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Map showing publication footprint
  • Usage in publication:
    • Centennial School member
  • Modifications:
    • Named
  • Dominant lithology:
    • Sandstone
    • Shale
  • AAPG geologic province:
    • Appalachian basin
Publication:

Map showing publication footprint
  • Usage in publication:
    • Centennial School Member
  • Modifications:
    • Not used
  • AAPG geologic province:
    • Appalachian basin
Publication:

Thompson, A.M., 1970, Lithofacies and formation nomenclature in Upper Ordovician stratigraphy, central Appalachians, IN Note and Discussion: Geological Society of America Bulletin, v. 81, no. 4, p. 1255-1260.


Summary:

Attempts to apply member status to subdivisions of drab Bald Eagle and red Juniata Formations reveal inconsistencies. Thicknesses of Centennial School and Spring Mount Members of Eagle Formation and East Waterford Member of Juniata Formation fluctuate considerably and randomly in very short geographic distances. In addition, at several locations, drab shale is found above the massive sandstones of Spring Mount Member. They are not assignable to Spring Mount Member on lithologic basis, but they are not red so they cannot be assigned to Juniata either. Similarly, red sandstones and shales are found beneath East Waterford Member. They are not East Waterford lithology, but they cannot be assigned to Bald Eagle because of color. Proposal is to do away with formal member names and switch to lithofacies nomenclature for subdivisions of these formation. [Centennial School Member is not formally abandoned in this report.]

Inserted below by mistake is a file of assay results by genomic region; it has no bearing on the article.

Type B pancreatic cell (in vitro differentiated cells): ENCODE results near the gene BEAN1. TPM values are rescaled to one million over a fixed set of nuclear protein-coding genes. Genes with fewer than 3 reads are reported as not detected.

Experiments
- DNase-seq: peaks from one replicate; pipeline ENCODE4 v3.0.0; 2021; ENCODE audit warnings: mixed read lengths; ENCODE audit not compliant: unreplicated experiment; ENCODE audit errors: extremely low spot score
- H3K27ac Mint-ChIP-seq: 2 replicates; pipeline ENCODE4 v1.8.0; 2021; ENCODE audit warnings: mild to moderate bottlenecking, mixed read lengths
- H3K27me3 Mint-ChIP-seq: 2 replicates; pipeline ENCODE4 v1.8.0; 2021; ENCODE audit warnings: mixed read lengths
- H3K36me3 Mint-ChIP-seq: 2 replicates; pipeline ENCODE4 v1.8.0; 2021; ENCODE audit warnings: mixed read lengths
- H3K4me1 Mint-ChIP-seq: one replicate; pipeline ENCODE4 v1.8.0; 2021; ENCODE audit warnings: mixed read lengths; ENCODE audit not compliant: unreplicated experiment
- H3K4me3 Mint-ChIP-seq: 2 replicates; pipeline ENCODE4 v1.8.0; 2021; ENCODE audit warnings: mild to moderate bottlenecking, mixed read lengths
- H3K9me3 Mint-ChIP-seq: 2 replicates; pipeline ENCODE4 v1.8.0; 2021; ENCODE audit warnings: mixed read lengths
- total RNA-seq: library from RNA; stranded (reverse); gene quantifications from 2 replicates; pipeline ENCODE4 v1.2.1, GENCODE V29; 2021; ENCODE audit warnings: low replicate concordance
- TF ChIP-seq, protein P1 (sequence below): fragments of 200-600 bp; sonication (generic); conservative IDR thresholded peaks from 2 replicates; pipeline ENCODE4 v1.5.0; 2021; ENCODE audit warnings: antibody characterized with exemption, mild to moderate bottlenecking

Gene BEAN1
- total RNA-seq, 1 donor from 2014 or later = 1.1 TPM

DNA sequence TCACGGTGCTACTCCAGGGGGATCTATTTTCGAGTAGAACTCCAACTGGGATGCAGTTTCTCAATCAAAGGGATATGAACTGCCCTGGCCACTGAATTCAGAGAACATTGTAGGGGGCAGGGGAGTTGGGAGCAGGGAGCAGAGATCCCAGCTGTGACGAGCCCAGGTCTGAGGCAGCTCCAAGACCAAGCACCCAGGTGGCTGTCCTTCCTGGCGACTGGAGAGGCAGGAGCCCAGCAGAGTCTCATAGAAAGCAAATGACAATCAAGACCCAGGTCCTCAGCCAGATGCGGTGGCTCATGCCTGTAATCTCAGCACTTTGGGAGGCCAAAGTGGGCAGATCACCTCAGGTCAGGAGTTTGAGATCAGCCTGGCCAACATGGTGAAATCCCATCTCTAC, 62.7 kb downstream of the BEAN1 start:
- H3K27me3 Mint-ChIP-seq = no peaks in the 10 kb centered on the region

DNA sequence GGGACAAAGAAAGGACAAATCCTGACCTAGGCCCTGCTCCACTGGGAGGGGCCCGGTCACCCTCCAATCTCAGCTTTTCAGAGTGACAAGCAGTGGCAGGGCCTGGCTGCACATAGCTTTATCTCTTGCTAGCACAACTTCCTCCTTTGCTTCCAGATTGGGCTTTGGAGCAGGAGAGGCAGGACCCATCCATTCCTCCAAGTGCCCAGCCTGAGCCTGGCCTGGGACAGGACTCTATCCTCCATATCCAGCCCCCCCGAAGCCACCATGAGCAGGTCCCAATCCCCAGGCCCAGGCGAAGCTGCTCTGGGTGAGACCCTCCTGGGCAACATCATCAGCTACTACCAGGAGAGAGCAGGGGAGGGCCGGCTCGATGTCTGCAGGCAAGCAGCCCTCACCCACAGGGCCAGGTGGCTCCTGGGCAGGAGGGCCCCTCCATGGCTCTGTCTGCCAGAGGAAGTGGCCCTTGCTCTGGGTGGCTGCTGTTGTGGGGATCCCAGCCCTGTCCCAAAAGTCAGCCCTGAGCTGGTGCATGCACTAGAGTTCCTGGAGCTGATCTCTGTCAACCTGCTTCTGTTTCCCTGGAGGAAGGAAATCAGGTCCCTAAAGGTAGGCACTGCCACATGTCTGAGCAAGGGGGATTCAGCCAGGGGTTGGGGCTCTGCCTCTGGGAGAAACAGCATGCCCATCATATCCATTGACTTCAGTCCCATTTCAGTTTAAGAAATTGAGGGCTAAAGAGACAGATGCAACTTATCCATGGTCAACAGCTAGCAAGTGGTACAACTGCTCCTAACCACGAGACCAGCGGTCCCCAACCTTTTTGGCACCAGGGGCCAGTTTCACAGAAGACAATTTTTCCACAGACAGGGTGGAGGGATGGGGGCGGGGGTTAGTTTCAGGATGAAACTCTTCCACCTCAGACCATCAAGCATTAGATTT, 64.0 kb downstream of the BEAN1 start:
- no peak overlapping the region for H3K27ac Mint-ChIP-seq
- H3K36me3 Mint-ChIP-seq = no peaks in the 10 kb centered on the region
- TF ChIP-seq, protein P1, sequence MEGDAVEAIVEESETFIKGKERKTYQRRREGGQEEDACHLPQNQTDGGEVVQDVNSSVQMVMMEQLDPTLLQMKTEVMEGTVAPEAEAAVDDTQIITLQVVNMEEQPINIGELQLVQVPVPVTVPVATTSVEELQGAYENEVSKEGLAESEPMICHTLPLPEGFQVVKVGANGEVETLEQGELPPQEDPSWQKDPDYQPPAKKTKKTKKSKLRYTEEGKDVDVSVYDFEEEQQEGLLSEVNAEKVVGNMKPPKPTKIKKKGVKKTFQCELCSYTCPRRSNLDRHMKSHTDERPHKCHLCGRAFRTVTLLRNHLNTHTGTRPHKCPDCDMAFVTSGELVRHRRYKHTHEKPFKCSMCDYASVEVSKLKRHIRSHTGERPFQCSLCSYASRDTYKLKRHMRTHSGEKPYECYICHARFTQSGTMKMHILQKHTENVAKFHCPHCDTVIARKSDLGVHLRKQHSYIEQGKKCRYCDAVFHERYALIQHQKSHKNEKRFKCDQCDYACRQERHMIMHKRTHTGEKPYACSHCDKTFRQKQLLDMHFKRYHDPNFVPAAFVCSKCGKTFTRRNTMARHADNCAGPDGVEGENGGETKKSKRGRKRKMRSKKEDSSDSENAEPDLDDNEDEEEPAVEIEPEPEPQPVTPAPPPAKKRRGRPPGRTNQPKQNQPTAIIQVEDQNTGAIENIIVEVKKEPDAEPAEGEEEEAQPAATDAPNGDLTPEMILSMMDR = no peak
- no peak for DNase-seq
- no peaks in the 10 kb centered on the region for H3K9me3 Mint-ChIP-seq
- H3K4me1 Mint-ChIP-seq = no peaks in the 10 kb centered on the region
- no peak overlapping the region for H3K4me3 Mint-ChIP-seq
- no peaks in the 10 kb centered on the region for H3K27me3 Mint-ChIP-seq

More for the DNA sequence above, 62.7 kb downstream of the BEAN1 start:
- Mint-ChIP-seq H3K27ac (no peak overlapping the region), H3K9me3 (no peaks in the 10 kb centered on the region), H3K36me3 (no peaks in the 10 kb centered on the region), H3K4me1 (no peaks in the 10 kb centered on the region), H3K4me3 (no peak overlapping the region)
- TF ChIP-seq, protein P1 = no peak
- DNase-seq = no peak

Source: GNU records (USGS DDS-6; Reston GNULEX).


For more information, please contact Nancy Stamm, Geologic Names Committee Secretary.

Asterisk (*) indicates usage by the U.S. Geological Survey. Other usages by state geological surveys.

"No current usage" (†) implies that a name has been abandoned or has fallen into disuse. Former usage and, if known, replacement name given in parentheses ( ).

Slash (/) indicates name does not conform with nomenclatural guidelines (CSN, 1933; ACSN, 1961, 1970; NACSN, 1983, 2005). This may be explained within brackets ([ ]).